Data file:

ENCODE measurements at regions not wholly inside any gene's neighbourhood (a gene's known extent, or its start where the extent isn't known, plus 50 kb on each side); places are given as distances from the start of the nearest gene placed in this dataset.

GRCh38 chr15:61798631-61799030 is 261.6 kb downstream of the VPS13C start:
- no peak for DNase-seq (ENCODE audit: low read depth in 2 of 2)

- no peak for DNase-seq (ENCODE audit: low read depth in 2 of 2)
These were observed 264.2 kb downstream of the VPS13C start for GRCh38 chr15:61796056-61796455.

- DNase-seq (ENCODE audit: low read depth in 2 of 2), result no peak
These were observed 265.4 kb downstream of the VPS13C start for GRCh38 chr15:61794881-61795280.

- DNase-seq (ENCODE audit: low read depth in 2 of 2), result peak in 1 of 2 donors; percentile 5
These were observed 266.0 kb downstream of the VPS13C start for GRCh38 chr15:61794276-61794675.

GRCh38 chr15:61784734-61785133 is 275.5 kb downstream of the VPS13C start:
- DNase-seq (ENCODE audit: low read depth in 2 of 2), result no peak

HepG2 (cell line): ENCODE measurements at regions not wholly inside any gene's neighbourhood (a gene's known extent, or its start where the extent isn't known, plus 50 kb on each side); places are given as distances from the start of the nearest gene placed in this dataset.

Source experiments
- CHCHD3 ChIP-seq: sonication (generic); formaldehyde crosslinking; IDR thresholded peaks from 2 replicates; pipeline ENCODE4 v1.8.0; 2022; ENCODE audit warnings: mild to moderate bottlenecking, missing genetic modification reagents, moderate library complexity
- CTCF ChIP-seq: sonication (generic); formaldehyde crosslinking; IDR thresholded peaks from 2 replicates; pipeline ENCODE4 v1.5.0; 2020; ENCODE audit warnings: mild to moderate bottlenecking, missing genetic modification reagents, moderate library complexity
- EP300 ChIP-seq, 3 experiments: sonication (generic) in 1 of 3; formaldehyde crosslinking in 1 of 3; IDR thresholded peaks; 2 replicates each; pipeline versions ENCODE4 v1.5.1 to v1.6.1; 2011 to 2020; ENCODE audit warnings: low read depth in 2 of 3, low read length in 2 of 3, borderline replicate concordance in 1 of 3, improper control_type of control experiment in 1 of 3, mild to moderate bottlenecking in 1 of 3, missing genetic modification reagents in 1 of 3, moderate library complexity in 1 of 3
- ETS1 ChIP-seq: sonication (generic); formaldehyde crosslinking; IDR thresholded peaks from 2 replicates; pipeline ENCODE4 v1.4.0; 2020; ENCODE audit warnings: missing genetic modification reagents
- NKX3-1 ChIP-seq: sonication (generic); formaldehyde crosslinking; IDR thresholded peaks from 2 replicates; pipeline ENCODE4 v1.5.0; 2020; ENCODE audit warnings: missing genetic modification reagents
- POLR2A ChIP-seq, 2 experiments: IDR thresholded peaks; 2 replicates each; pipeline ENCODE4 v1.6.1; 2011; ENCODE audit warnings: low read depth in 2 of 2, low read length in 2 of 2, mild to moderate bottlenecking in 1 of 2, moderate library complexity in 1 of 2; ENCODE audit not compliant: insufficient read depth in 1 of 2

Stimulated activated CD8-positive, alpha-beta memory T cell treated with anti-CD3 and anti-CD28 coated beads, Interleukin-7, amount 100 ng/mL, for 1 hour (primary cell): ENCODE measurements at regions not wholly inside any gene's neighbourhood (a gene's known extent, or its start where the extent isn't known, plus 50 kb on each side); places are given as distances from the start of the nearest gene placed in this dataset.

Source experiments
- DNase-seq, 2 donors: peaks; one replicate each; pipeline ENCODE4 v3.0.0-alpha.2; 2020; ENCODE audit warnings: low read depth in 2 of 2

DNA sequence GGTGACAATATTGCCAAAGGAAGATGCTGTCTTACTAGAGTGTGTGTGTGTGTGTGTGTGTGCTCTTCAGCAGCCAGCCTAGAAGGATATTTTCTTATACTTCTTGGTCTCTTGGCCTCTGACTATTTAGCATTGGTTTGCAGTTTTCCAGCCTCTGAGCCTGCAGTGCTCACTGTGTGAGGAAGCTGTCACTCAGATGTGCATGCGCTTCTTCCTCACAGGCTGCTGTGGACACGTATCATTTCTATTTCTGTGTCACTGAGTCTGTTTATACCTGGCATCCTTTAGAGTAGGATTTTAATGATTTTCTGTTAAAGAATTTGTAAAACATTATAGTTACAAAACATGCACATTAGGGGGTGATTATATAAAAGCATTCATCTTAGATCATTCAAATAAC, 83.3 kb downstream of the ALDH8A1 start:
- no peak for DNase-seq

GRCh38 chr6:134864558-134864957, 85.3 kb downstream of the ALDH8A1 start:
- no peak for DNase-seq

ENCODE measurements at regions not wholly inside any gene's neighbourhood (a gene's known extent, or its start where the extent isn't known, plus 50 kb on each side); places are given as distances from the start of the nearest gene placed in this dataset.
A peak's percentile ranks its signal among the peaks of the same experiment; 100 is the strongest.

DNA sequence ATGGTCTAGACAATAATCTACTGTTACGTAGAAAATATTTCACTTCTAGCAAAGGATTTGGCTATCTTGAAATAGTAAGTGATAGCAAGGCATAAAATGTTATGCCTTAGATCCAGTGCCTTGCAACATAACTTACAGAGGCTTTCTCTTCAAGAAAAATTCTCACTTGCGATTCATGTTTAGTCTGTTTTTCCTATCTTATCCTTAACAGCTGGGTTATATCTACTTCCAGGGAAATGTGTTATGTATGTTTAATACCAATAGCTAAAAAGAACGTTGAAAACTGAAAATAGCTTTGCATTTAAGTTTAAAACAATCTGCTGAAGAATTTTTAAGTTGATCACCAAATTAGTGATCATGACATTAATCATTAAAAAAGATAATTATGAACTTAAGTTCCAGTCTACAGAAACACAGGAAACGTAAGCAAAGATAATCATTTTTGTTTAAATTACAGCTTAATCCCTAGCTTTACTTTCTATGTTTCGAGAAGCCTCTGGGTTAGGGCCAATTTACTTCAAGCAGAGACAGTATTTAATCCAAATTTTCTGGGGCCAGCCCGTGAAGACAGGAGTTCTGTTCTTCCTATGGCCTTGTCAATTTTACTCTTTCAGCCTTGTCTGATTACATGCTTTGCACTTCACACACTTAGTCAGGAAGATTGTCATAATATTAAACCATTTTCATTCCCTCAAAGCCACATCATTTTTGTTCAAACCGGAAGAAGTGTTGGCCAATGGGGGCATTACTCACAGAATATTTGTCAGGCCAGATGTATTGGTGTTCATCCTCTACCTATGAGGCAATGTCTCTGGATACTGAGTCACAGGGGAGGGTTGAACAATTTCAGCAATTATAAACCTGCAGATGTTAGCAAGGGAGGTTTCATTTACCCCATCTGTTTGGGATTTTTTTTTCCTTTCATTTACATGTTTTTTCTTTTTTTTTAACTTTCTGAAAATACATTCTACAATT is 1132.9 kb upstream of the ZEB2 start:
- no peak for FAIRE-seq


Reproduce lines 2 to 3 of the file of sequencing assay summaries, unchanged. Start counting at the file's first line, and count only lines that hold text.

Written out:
GRCh38 chr15:61798631-61799030 is 261.6 kb downstream of the VPS13C start:
- no peak for DNase-seq (ENCODE audit: low read depth in 2 of 2)